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UFC 224 card: Lyoto Machida vs Vitor Belfort full fight preview

MMA: UFC Fight Night-Belfort vs Gastelum Jason Silva-USA TODAY Sports

Ultimate Fighting Championship (UFC) Middleweight old-timers Lyoto Machida and Vitor Belfort will battle this Saturday (May 12, 2018) at UFC 224 inside Jeunesse Arena in Rio de Janeiro, Brazil.

A trio of knockout losses that sandwiched a long layoff seemed to spell the end for Machida ... and UFC did him no favors by matching him up with an up-and-coming knockout artist last time out. However, Machida flipped the script and showed there’s still something left in the tank, getting back in the win column following a five round duel. Meanwhile, Belfort has generally looked deflated since Testosterone Replacement Therapy (TRT) was banned, but he’s still managed to pick up the occasional win. Nevertheless, Belfort intends for this bout to be his retirement match, which seems a wise decision for the 41-year-old Brazilian.

Let’s take a look at the keys to victory for each man:

Lyoto Machida
Record: 23-8
Key Wins: Eryk Anders (UFC Fight Night 125), Rashad Evans (UFC 98), Gegard Mousasi (UFC Fight Night 36), C.B. Dollaway (UFC Fight Night 58), Ryan Bader (UFC on FOX 4)
Key Losses: Chris Weidman (UFC 175), Derek Brunson (UFC Fight Night 119), Luke Rockhold (UFC on FOX 15), Yoel Romero (UFC Fight Night 70), Jon Jones (UFC 140)
Keys to Victory: Machida is the karate kid. An excellent counter striker with great evasive movement, “The Dragon” flustered foes for years by stabbing at them with outside kicks and then countering when they tried to force their way into the pocket.

There’s no reason to suggest it won’t work opposite Belfort.

This being a match up of Southpaws complicates things for both men a bit, but the real bottom line here is that Belfort probably doesn’t have the tools to catch Machida. The infamous Belfort blitz is always a threat, but that’s generally a straight line attack, unlikely to catch the ever-circling Machida. Plus, Belfort charges forward far less often at this stage of his career.

Belfort’s fast hands only matter if he’s within range.

Realistically, Machida just has to circle and kick, circle and kick, over and over. The more Machida limits the exchange of punches, the slimmer the chance that Belfort manages to clip him. Without hurting Machida at some point, Belfort will have a difficult time out-pointing his better conditioned and more active foe.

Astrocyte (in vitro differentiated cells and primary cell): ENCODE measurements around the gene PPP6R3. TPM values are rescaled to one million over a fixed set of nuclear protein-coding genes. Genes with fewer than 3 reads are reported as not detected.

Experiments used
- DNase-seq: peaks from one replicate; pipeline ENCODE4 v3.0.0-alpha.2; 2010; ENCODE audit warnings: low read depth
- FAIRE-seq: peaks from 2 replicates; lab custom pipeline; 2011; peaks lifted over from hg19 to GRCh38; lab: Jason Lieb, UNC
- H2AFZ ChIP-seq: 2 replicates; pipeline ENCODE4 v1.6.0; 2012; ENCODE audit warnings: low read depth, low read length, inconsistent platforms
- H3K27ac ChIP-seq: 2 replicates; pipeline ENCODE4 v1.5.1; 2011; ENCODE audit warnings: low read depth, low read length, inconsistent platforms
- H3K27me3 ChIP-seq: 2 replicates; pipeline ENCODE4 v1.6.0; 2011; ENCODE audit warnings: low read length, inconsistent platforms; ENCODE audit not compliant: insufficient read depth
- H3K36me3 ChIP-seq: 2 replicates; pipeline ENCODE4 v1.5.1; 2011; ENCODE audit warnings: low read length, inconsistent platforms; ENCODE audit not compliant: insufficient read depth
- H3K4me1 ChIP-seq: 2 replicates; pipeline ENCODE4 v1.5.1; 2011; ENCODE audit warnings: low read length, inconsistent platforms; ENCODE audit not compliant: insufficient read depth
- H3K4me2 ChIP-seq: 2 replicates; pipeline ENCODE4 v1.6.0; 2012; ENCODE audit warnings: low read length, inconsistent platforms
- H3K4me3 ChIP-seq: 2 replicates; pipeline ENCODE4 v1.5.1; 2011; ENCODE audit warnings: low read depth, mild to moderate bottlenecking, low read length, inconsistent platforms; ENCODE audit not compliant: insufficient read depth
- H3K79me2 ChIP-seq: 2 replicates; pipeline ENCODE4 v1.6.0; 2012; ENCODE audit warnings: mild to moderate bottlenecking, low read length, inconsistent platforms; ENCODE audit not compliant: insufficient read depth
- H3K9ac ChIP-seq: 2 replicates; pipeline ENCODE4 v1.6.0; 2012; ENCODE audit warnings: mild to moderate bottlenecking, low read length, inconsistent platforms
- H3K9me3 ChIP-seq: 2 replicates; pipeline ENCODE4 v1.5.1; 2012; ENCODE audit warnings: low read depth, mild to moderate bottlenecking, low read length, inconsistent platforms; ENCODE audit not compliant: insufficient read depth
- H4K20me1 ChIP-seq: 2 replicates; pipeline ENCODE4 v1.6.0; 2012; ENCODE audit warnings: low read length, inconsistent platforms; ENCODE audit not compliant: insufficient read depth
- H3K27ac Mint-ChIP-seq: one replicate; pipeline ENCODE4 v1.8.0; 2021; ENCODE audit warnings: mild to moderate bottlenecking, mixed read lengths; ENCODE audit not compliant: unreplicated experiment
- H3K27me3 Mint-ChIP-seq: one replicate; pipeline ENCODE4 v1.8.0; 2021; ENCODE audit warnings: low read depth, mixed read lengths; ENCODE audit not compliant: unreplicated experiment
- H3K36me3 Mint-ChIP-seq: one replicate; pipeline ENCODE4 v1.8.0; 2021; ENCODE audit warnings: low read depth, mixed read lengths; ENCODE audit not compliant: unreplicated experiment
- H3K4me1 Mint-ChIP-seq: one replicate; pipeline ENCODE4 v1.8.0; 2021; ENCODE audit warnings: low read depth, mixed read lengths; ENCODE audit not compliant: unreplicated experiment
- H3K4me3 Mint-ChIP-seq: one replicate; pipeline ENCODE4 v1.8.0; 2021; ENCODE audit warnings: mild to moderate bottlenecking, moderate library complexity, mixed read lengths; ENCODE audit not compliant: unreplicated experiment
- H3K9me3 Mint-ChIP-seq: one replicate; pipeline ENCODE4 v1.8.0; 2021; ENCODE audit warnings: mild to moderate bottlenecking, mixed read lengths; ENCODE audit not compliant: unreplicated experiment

Vitor Belfort
Record: 26-13 (1)
Key Wins: Luke Rockhold (UFC on FX 8), Michael Bisping (UFC on FX 7), Anthony Johnson (UFC 142), Nate Marquardt (UFC 212)
Key Losses: Gegard Mousasi (UFC 204), Chris Weidman (UFC 187), Ronaldo Souza (UFC 198), Jon Jones (UFC 152)
Keys to Victory: Like his opponent, Belfort can accurately be described as a Southpaw counter puncher, but the two have different methods toward the same goal. As of late, Belfort stalks his opponent and digs hard left kicks, waiting for a moment to drop his left hand around the guard when his foe strikes back.

In this bout, there are two things Belfort can do to give himself a better chance at landing big. First and foremost, the Brazilian has to kick to cut off the cage. In particularly, the low kick works very well in Southpaw-Southpaw match ups, as checking the outside low kick is a big adjustment for the defending man. In addition, Belfort should be looking to counter the left hand. Machida has a bad habit of staying in the pocket after jumping into his cross, and that’s something other Southpaws have punished him for. Each time Machida steps in to land, Belfort should be looking to answer immediately.

Bottom Line: It’s a legends match.

Machida’s time of being a top contender is over, but he proved last time out that he can still compete with relevant Middleweights. This fight is another opportunity to add a win to his record — distancing himself from that ugly losing streak — and prove that Machida is still a Middleweight worth-watching.

A loss would be a major setback, and the retirement calls would return.

As for Belfort, he’s already in the process of answering those calls. It’s always nice to go out on a win, but that’s pretty much the sole consequence for Belfort. His career and legacy are already very established. He seems ready for retirement, which means he’ll make an excellent addition to Bellator’s roster in 2019.

At UFC 224, Vitor Belfort and Lyoto Machida will open the main card. Which fighter will have his hand raised?

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